But not from now. We'll have longer-term downward pressure from demographics, as boomers become pensioners and cash in assets.

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I suppose its possible given the unheralded level of malinvestment in the asset class it could take decades to find a bottom although like Japan id expect the majority of falls (50%)* to happen in the first 6 or 7 years. The thing that makes me doubt it happening quite like Japan is that the only reason Japan stagnated after the initial 60% falls for a decade was the credit boom in the west gave them some growth

*excluding Maidstone

I do hope we have most of the fall as soon as possible, as I am tired of renting. Particularly as our laws leave tenants so unprotected.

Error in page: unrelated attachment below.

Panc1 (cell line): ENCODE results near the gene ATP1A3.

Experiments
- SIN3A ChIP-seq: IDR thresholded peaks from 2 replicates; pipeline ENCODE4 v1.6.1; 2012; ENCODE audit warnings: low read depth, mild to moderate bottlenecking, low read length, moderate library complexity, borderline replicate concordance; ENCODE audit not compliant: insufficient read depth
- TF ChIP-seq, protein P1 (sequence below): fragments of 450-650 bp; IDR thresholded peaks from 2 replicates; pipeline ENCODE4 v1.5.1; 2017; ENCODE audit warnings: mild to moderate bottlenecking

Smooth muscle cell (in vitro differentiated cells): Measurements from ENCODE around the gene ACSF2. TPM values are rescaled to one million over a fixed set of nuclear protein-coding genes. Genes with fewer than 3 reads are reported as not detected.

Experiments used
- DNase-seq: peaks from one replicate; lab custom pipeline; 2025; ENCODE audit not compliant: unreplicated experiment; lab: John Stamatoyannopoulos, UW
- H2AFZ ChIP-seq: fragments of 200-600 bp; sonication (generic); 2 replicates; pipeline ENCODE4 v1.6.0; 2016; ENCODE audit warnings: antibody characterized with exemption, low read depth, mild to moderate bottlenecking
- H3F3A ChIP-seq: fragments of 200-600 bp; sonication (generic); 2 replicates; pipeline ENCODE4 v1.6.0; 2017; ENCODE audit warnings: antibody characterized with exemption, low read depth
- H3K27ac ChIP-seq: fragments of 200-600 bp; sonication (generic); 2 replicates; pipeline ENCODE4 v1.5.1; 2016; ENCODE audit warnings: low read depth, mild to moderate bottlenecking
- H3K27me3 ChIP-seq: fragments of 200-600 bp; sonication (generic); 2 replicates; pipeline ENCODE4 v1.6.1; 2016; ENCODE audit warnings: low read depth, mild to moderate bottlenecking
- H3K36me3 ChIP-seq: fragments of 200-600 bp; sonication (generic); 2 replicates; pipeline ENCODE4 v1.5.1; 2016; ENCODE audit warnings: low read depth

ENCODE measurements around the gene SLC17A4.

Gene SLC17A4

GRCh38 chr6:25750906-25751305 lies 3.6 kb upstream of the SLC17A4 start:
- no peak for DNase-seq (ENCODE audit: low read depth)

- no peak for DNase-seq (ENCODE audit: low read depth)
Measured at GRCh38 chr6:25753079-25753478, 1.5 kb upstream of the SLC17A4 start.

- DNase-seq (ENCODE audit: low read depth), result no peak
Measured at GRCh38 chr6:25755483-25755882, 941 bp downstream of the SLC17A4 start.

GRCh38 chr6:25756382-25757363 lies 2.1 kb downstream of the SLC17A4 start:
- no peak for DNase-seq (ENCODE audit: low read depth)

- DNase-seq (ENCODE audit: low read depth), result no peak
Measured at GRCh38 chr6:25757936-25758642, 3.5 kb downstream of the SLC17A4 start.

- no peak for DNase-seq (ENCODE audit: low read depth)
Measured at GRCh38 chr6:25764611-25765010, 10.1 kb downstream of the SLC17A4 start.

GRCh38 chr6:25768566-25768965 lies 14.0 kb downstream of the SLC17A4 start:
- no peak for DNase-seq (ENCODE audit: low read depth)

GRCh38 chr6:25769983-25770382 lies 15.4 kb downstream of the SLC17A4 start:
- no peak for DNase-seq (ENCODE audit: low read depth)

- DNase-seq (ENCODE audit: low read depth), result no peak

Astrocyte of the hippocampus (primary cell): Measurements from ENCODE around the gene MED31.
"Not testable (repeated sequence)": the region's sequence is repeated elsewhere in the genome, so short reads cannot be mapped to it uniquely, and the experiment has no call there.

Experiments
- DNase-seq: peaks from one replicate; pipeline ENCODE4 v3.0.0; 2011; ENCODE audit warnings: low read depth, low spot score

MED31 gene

But Japan had a weird pattern, like the chart in my post above (#10) shows. They had falls of around 5%/year from 1992 to 94, then almost flat from 1995 to 99, then 5% falls again from 2000 all the way to 2007. Very annoying if this happens here too. Some 16 years of falls, and most of it in the second half of that whole period!

Renting for 15 years?! :(

Edited by Tired of Waiting

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Add another 15 years & PWC have reached Martin Armstrong territory. Shh, maybe that's where they got it from?

I'm wrong; add another two as the UK is always behind the USA.

yep

my accountant (very cautious person panicked & sold his only BTL at a loss when I showed him the print out that certain part of California has lost over 85% house values, that was last year, he was certain that we won't be far behind. Now he is happy that he's sold his BTL & that big drop is just round the corner, perhaps another few months.

Its going to be very interesting & a thoroughly satisfying experience (the huge huge drop) or may be not!!!

Edited by DisQ

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yep